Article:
Nor is it “realistic”—to use the frequently disingenuous bugbear of conservative Democrats—to imagine that this is a simple problem of communication and outreach. If polls are to believed, a majority of Democratic voters and likely voters strongly support Sanders’s policies, from Medicare for All to an at-least-slightly more modest and less militaristic foreign policy, but the evidence is pretty clear at this point: policy agreement did not drive voting choice, certainly not in the numbers necessary. There is at least anecdotal evidence that this was the result of media coverage that obscured and obfuscated the very distinct divergences between Sanders and the rest of the field, and there is polling to suggest that a substantial chunk of voters who ultimately broke for Biden believe that he supports Medicare for All, which he explicitly, aggressively does not. But again, there is no reason to believe that this media landscape will be better or fairer in the future. If present trends in media continue, it will be worse and less fair.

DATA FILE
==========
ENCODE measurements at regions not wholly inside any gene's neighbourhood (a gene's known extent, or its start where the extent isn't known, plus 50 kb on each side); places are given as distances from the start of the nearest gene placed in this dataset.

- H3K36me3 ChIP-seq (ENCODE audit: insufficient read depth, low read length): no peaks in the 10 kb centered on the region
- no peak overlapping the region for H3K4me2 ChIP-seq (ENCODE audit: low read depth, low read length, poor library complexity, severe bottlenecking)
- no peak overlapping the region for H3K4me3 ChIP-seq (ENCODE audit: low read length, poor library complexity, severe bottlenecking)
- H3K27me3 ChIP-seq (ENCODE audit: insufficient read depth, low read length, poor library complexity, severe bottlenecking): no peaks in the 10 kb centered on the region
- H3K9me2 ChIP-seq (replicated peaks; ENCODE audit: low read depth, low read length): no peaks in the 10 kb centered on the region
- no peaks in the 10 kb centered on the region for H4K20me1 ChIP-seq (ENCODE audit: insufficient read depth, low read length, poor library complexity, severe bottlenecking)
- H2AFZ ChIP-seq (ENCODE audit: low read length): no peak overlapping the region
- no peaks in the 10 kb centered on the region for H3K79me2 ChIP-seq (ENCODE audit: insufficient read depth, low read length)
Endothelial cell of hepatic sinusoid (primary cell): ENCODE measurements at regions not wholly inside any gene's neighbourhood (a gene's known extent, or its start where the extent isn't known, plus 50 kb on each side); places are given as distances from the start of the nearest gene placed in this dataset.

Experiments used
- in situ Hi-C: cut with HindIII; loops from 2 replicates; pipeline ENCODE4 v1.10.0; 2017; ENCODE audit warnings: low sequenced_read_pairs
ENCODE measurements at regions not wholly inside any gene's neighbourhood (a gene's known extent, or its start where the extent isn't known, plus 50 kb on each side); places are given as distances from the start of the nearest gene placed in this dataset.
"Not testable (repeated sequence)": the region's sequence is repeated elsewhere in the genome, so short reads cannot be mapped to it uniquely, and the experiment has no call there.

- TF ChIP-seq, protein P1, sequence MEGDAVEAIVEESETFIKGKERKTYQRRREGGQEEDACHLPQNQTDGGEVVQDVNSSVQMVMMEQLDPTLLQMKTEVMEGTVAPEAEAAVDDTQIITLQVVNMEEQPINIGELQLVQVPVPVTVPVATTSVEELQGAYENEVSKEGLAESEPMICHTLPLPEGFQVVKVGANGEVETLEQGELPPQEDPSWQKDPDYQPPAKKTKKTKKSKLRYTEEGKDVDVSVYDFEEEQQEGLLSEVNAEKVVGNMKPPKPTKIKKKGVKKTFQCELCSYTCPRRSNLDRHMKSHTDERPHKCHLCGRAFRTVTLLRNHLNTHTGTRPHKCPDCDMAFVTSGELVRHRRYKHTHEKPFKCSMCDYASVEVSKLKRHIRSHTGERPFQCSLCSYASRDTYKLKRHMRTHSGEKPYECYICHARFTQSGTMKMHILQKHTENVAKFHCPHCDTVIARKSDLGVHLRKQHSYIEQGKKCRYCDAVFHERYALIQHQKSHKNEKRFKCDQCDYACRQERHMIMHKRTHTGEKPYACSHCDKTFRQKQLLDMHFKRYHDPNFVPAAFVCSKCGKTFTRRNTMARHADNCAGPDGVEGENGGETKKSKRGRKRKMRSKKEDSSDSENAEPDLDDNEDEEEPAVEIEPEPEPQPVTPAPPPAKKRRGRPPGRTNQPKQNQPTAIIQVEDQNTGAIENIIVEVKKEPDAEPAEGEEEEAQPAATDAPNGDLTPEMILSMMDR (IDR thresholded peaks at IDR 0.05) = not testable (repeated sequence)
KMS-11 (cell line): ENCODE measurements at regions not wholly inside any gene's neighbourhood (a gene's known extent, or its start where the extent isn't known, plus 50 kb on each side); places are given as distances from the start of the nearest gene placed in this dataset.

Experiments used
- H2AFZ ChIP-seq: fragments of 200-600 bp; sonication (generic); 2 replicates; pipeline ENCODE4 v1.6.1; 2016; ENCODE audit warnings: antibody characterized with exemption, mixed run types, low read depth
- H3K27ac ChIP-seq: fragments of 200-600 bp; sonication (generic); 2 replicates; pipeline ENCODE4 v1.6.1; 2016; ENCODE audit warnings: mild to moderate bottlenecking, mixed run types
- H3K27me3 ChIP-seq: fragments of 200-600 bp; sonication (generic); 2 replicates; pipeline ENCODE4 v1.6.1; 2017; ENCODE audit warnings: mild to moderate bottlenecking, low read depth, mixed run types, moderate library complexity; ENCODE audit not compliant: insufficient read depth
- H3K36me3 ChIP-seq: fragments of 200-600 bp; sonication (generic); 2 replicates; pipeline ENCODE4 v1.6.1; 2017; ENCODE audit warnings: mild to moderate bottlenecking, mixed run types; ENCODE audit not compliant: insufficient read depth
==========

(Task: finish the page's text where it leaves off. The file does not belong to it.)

The left may continue to make up marginal ground in legislatures, where campaigns are still run on a smaller scale and the pavement-pounding democracy of knocking on doors in a single district really does have advantages over mass media manipulation. (You can see this in races like the one that brought Alexandria Ocasio-Cortez to office, where the incumbent has effectively decamped permanently to D.C. and has only a kind of absentee-landlord connection to their ostensible home turf.) But if we are being—here is that word again—realistic, then we have got to admit to ourselves that on a national scale, in a country the size of this one, a country with two centuries of imperial inertia and a vast, entangled complex of corporate finance, media, and national security bureaucracy, the prospects of winning a free and fair election is very, very small. (Swings in exit poll data in a number of American states, including Massachusetts, during the current primary season, are already strongly indicative of direct vote manipulation, or would be taken as such if they were observed in any other country but our own.)